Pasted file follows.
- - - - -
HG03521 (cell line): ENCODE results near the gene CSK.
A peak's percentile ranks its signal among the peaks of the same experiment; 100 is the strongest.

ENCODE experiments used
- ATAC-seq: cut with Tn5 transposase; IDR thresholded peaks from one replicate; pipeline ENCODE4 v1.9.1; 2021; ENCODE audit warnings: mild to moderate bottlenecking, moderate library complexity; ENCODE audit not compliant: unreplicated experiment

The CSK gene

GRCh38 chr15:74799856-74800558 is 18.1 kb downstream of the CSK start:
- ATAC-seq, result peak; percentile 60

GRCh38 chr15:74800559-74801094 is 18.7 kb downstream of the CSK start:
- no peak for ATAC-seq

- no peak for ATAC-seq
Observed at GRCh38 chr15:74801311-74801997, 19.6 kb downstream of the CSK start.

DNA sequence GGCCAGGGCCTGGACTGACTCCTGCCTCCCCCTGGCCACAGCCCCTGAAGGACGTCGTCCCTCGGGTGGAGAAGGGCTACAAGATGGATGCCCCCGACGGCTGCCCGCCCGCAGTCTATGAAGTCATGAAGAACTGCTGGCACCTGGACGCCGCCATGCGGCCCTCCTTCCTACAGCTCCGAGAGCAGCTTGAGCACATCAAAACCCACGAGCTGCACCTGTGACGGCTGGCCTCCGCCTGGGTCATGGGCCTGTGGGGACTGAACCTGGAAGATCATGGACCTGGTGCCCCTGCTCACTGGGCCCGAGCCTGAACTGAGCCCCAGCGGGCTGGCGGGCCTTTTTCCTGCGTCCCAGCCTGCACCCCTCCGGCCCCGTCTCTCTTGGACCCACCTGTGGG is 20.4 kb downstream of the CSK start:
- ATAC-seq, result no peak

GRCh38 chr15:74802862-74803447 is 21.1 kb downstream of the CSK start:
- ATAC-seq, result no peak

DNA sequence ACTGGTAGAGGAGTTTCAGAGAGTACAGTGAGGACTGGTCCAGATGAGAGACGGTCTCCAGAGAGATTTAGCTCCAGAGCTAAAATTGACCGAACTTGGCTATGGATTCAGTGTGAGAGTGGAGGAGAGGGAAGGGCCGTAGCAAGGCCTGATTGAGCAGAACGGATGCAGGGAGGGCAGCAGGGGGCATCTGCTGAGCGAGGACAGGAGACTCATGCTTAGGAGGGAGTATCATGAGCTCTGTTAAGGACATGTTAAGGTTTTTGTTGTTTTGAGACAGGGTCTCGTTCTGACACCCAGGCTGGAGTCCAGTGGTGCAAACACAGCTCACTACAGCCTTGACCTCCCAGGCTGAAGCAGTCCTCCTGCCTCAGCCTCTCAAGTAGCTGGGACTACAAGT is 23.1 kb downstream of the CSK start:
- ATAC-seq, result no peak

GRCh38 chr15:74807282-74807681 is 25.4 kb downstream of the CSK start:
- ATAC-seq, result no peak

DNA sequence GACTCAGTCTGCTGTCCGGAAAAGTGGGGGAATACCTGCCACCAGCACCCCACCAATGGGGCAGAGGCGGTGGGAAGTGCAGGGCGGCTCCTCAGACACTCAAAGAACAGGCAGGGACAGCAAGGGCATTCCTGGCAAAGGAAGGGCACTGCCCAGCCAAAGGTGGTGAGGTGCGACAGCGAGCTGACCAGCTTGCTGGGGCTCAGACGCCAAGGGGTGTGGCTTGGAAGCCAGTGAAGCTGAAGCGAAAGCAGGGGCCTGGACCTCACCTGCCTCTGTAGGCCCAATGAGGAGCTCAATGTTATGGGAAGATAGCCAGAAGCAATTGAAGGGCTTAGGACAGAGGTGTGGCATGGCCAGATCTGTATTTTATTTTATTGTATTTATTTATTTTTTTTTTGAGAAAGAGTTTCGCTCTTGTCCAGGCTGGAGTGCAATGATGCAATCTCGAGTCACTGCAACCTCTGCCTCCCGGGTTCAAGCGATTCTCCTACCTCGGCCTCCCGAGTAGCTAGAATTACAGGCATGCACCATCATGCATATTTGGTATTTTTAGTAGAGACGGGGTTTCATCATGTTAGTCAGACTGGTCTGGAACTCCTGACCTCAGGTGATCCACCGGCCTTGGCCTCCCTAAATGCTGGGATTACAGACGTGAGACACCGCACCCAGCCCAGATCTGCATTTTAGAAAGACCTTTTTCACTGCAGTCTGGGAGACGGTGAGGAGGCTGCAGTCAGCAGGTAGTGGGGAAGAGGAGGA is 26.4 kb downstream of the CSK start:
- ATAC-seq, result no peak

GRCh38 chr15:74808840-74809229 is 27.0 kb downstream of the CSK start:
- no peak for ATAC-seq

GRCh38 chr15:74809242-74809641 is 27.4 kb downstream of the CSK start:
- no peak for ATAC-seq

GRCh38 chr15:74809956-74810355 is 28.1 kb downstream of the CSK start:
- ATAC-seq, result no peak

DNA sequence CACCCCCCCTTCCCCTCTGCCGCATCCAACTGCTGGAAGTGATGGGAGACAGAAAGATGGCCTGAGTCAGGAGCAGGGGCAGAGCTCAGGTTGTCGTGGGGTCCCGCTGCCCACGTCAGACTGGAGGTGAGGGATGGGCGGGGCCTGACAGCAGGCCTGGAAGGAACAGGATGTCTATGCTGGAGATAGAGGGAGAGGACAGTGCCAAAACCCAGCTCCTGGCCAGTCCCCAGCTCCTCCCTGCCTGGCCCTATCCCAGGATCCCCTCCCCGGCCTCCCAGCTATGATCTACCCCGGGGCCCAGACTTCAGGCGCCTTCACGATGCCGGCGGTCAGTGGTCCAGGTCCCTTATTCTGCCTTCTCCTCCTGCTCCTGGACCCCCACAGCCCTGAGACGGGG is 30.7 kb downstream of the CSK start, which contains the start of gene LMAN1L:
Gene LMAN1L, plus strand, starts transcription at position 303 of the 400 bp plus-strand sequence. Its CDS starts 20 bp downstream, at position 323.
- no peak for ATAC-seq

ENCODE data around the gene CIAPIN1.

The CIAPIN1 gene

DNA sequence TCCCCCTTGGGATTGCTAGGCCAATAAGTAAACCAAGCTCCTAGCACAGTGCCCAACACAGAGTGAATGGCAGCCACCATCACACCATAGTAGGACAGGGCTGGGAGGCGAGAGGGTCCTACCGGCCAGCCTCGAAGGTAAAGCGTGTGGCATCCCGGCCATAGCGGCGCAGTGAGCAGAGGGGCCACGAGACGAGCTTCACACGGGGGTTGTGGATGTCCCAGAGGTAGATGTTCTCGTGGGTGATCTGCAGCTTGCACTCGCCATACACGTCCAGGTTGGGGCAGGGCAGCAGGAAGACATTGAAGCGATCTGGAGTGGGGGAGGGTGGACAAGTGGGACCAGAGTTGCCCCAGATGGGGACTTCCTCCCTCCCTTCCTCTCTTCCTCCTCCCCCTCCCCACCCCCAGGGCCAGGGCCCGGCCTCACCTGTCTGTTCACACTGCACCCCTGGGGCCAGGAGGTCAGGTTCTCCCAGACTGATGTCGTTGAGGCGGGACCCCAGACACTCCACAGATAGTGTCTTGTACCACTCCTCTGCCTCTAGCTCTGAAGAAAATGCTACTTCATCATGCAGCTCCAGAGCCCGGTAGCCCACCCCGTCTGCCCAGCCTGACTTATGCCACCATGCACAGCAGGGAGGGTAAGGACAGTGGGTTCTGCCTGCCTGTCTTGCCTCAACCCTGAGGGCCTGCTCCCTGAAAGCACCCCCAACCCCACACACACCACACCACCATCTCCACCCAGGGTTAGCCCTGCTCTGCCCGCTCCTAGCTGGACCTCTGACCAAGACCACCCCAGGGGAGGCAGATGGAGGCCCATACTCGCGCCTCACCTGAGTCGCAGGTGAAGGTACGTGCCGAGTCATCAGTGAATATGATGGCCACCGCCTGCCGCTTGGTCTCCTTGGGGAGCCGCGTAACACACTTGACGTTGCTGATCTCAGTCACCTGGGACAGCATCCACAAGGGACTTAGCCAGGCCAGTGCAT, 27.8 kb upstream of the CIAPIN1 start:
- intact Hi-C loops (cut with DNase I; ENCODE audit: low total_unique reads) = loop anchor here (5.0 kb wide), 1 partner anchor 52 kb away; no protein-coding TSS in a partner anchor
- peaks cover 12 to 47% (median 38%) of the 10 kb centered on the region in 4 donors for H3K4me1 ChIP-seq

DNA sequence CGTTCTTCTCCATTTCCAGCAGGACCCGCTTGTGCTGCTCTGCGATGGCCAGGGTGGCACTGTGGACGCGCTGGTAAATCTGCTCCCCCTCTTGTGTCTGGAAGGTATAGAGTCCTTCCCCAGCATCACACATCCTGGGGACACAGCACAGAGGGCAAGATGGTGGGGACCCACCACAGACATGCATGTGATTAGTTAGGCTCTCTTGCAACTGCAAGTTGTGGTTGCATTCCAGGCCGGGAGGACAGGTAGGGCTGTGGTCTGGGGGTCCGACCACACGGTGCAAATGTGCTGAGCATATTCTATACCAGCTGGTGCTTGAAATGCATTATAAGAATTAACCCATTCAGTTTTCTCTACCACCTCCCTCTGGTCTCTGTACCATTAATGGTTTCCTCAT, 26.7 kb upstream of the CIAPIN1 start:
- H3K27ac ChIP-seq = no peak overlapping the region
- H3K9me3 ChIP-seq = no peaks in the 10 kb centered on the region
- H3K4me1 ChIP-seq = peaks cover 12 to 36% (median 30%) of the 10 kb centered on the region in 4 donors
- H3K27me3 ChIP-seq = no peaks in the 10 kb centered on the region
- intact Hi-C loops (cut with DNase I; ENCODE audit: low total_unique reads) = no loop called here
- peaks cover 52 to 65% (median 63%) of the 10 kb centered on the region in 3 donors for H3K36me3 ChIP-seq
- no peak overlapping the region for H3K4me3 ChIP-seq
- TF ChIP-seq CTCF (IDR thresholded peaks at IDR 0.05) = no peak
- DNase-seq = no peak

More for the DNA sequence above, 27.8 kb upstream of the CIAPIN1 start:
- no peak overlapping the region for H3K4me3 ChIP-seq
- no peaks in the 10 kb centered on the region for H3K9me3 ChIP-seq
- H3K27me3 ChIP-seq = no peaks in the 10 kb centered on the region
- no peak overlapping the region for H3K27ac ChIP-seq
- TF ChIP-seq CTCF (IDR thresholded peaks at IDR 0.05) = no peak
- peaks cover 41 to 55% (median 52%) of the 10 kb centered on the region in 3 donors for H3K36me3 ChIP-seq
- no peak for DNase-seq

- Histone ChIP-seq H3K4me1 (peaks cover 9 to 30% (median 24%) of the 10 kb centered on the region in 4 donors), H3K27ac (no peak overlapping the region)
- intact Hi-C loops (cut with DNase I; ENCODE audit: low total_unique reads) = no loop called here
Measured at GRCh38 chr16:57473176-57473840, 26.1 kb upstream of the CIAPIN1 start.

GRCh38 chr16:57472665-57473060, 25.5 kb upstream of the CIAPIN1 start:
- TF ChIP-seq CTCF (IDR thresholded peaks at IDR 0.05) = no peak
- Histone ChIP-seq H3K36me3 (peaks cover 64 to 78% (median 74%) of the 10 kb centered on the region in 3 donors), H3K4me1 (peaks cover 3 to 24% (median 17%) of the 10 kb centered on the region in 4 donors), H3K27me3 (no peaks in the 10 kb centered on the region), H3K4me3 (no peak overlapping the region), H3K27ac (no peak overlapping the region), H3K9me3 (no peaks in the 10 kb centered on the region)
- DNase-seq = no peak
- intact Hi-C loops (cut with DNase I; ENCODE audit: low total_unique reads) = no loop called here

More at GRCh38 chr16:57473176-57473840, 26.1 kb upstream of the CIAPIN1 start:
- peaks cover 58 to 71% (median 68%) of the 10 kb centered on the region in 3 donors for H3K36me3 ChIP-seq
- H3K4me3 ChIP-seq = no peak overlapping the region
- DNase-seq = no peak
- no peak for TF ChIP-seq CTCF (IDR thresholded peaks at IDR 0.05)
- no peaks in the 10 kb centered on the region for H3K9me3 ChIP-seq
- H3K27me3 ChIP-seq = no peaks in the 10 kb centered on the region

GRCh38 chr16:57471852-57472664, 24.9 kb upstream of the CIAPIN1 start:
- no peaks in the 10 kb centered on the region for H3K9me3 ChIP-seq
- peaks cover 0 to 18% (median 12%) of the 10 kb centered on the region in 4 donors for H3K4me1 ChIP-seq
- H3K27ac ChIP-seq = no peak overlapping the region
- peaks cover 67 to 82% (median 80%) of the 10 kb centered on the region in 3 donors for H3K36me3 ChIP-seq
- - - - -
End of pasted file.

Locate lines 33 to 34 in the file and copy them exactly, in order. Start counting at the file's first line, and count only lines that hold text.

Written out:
DNA sequence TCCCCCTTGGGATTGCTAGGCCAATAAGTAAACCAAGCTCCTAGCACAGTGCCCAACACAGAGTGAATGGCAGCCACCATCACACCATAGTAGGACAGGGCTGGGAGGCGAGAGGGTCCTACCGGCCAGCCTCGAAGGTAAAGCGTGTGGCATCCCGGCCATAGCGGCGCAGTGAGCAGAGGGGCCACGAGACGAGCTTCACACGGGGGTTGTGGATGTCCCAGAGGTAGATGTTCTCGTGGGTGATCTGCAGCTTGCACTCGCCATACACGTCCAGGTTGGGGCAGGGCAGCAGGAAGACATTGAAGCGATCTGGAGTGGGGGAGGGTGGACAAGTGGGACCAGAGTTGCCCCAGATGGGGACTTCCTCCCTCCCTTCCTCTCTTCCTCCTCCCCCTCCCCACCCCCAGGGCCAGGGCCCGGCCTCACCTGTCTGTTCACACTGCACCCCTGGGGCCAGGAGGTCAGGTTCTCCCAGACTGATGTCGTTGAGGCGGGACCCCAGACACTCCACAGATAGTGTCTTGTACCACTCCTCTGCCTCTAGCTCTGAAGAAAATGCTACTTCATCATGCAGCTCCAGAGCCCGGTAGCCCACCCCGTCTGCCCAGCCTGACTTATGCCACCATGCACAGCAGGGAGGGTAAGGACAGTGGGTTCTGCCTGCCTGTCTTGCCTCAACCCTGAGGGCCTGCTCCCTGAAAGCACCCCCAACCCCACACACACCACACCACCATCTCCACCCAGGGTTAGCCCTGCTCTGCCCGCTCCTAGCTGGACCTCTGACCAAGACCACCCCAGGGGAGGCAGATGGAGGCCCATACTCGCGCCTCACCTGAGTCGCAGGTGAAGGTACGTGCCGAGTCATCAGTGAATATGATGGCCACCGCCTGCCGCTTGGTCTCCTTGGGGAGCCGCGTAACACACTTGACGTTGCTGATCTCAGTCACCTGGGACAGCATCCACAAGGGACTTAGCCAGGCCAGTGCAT, 27.8 kb upstream of the CIAPIN1 start:
- intact Hi-C loops (cut with DNase I; ENCODE audit: low total_unique reads) = loop anchor here (5.0 kb wide), 1 partner anchor 52 kb away; no protein-coding TSS in a partner anchor